All Saints had been built in 1840-42 as a chapel of ease to the medieval parish church of St Nicolas, from designs by John Brown of Norwich (1805-76). The original floor plan is shown at figure 2. It was a large brick church, in the lancet Gothic style, capable of seating 700. It was opened by Bishop Blomfield of London on 1 November (the feast of All Saints), 1842. It cost £5000, and a separate parsonage was later built at a cost of £550. There was also a Church School, on the site of what is now Newland Street car park. In 1860 the chancel was extended by a further bay. In 1867 the churchyard was extended, with new cast iron railings by Davey, Paxman & Davey of Colchester.
In 1969 All Saints was declared redundant. It was acquired by Braintree District Council and turned into a youth club, but this venture did not succeed. The building lay empty and unused for several years, until it was purchased in 1987 by the Diocese of Brentwood for use as a Catholic church (to replace Holy Family church). Plater Inkpen of Tollesbury were appointed architects for the adaptation of the building, which in 1988 had been listed grade II as a building of special architectural and historical interest.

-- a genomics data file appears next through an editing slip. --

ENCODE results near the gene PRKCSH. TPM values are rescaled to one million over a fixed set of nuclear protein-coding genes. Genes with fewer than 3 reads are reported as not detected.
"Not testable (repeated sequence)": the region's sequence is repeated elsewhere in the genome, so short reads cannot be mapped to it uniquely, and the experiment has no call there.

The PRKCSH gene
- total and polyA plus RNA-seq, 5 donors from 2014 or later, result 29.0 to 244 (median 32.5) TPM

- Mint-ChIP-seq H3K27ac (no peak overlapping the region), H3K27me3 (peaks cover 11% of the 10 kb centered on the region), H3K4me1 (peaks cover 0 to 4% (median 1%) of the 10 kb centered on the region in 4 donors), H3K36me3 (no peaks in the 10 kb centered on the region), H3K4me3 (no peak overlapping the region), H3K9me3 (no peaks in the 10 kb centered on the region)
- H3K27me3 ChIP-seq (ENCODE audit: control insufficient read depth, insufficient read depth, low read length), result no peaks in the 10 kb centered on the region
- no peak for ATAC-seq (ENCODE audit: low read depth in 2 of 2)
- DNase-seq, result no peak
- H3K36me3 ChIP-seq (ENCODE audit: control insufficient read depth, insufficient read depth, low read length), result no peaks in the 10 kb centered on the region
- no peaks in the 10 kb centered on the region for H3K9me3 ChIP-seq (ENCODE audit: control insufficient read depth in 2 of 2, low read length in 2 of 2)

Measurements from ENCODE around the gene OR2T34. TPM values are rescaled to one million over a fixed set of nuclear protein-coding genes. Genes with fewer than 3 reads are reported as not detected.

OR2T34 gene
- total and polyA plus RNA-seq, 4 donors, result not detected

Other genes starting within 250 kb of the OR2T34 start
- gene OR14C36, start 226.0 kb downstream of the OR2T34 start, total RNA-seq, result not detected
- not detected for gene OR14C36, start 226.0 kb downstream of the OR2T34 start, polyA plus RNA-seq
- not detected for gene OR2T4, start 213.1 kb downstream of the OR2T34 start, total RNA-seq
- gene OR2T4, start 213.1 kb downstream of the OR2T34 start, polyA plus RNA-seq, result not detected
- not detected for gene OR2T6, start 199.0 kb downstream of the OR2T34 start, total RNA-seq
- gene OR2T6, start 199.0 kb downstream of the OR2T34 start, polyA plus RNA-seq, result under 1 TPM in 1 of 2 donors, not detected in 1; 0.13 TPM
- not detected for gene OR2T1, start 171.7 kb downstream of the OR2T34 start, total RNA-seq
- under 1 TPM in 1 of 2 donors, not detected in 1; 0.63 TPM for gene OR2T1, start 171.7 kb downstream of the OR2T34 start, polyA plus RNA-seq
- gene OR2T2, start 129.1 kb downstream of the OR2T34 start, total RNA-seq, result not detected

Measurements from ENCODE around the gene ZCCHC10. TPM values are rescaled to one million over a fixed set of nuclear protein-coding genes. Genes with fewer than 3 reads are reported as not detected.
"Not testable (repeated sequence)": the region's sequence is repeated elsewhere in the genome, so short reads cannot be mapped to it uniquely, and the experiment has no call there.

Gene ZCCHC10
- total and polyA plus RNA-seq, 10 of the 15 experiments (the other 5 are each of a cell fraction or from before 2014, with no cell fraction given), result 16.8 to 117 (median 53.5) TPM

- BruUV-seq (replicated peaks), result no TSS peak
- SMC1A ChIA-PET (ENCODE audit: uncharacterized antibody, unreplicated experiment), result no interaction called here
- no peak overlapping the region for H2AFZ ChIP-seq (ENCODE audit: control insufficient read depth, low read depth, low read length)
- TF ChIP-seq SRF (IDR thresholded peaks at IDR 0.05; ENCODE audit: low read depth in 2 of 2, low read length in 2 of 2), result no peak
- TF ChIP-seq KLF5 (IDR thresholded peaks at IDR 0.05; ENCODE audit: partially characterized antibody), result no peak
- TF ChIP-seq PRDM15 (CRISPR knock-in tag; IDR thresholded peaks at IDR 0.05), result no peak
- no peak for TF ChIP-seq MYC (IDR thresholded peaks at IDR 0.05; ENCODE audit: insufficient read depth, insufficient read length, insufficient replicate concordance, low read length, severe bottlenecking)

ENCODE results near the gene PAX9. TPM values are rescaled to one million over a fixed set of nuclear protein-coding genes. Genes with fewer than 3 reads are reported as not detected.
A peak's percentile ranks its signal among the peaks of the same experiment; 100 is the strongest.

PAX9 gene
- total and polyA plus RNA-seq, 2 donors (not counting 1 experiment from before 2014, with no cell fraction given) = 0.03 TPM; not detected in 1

By the time of its acquisition by the Diocese, the church had largely lost its furnishings; the most notable survivals were the nineteenth-century mural over the chancel arch, the pulpit (the wood from which was used to make a new altar, ambo and wainscot in the weekday chapel) and some wall monuments in the porch area. Given a relatively free hand, the architects undertook a bold conversion of the interior (figure 3), involving the glazing in of the unusual triple chancel arch to create a separate Blessed Sacrament and weekday chapel at the east end and the creation of a trefoil-shaped dais for a new sanctuary in front of the chancel arch. A flat ceiling in the nave (presumably installed by the Council for the youth club) was removed and new accommodation with an inserted floor introduced. Various furnishings were brought over from Holy Family church. A new presbytery was also built. The church was reopened and dedicated as a Catholic church on the feast of All Saints, 1989.